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Johnson, Lyndon B. (1908–1973)

Lyndon Baines Johnson (LBJ) served as the 36th president of the United States and led the nation during a time of major changes in social, cultural, and political values. Assuming national power in the early 1950s, for nearly 2 decades Lyndon Johnson was a major force in shaping domestic legislation. Foreign policy, dominated by deepening American involvement in the Vietnam War during his presidency, cast a shadow on his domestic agenda and forced Johnson to retire from public life and not seek a second term as president.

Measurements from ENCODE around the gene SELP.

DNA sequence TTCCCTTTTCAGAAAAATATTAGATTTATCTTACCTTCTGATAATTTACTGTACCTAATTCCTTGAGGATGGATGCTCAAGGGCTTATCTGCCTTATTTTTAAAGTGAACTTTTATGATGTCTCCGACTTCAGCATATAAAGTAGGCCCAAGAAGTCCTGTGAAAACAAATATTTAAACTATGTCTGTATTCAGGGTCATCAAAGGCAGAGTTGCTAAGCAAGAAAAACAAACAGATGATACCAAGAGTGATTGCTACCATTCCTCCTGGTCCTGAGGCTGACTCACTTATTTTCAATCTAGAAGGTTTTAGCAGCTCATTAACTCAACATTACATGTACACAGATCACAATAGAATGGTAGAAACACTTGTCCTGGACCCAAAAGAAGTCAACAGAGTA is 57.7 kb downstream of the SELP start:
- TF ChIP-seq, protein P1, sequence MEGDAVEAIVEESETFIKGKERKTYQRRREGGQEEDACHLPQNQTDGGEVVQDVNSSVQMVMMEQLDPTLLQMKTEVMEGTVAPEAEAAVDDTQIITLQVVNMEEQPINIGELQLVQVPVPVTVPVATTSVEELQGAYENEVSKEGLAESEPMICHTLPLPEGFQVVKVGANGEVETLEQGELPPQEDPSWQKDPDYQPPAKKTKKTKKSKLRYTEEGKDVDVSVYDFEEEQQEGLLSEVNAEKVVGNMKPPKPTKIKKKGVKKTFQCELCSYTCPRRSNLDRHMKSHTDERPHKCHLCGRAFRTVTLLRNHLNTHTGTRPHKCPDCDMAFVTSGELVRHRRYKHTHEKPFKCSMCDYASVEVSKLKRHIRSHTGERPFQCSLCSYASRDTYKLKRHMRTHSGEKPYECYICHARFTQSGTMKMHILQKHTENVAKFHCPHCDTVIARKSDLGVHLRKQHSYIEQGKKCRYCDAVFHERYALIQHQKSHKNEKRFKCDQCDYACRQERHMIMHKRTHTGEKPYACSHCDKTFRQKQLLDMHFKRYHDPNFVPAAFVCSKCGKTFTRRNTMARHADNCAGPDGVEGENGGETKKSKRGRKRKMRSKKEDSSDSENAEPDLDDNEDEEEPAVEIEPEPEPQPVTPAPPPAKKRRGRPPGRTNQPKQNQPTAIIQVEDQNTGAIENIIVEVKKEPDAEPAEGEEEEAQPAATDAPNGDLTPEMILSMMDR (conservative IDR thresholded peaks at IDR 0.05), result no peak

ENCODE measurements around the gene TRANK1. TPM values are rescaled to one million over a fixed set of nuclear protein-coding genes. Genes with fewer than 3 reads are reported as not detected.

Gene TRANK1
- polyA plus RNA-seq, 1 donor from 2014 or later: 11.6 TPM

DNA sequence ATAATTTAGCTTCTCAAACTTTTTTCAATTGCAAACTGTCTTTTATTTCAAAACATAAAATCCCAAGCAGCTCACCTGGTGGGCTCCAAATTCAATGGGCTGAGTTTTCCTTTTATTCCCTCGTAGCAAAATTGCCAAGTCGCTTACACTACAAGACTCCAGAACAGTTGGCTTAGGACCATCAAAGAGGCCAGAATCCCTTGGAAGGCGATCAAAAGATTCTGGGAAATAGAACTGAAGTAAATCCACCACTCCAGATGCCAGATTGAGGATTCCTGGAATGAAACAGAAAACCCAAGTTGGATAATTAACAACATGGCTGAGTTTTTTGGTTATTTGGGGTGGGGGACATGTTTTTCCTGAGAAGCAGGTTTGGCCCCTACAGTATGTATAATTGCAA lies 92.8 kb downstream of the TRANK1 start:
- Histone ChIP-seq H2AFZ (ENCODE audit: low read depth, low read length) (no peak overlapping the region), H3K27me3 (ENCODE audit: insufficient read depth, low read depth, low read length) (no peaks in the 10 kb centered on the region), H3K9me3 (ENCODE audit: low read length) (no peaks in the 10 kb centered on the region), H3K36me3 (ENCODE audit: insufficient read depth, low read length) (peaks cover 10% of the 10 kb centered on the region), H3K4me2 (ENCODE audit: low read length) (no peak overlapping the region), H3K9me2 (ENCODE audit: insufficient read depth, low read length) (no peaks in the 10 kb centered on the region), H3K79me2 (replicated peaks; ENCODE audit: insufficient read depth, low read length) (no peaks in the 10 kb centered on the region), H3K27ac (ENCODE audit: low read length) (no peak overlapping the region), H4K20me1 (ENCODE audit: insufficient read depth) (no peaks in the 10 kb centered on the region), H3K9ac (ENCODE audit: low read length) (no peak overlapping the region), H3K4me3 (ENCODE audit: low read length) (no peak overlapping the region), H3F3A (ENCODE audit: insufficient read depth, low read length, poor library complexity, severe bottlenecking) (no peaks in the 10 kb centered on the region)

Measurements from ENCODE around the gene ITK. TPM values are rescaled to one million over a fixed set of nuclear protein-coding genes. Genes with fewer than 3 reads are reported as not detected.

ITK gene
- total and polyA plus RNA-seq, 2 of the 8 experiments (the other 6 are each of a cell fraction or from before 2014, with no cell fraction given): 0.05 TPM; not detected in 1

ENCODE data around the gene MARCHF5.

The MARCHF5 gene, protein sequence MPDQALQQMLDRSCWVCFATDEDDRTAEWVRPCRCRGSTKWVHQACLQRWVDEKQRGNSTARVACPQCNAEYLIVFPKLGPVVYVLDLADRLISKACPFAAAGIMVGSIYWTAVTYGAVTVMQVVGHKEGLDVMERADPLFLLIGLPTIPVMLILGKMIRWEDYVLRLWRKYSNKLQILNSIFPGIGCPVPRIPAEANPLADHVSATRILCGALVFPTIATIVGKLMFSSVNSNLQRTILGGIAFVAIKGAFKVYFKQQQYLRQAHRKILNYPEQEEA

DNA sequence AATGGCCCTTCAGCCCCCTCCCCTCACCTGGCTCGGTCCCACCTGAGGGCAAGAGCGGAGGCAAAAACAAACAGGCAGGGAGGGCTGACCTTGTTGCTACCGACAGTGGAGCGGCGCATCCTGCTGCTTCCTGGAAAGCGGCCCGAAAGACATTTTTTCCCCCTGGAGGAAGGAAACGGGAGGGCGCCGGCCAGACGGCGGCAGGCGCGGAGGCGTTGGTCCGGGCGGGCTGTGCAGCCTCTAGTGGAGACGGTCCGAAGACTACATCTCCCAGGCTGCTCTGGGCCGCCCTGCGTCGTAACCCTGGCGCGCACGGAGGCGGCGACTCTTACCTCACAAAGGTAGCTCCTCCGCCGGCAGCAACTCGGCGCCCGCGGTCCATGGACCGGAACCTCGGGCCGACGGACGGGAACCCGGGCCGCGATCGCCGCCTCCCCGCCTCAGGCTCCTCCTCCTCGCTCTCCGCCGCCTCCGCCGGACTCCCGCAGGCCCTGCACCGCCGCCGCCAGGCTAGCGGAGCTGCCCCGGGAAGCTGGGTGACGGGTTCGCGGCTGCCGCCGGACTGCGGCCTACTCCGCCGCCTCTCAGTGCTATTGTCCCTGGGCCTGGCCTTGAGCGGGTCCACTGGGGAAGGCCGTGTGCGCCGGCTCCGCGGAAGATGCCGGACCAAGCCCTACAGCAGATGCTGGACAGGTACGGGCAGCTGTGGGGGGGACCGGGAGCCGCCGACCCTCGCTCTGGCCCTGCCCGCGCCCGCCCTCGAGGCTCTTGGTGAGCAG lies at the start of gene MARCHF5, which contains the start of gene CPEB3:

Born and raised in rural Texas, Johnson trained to be a teacher but found politics too inviting. He worked on Capitol Hill in the early 1930s as a legislative aide and was elected to the House of Representatives as ...

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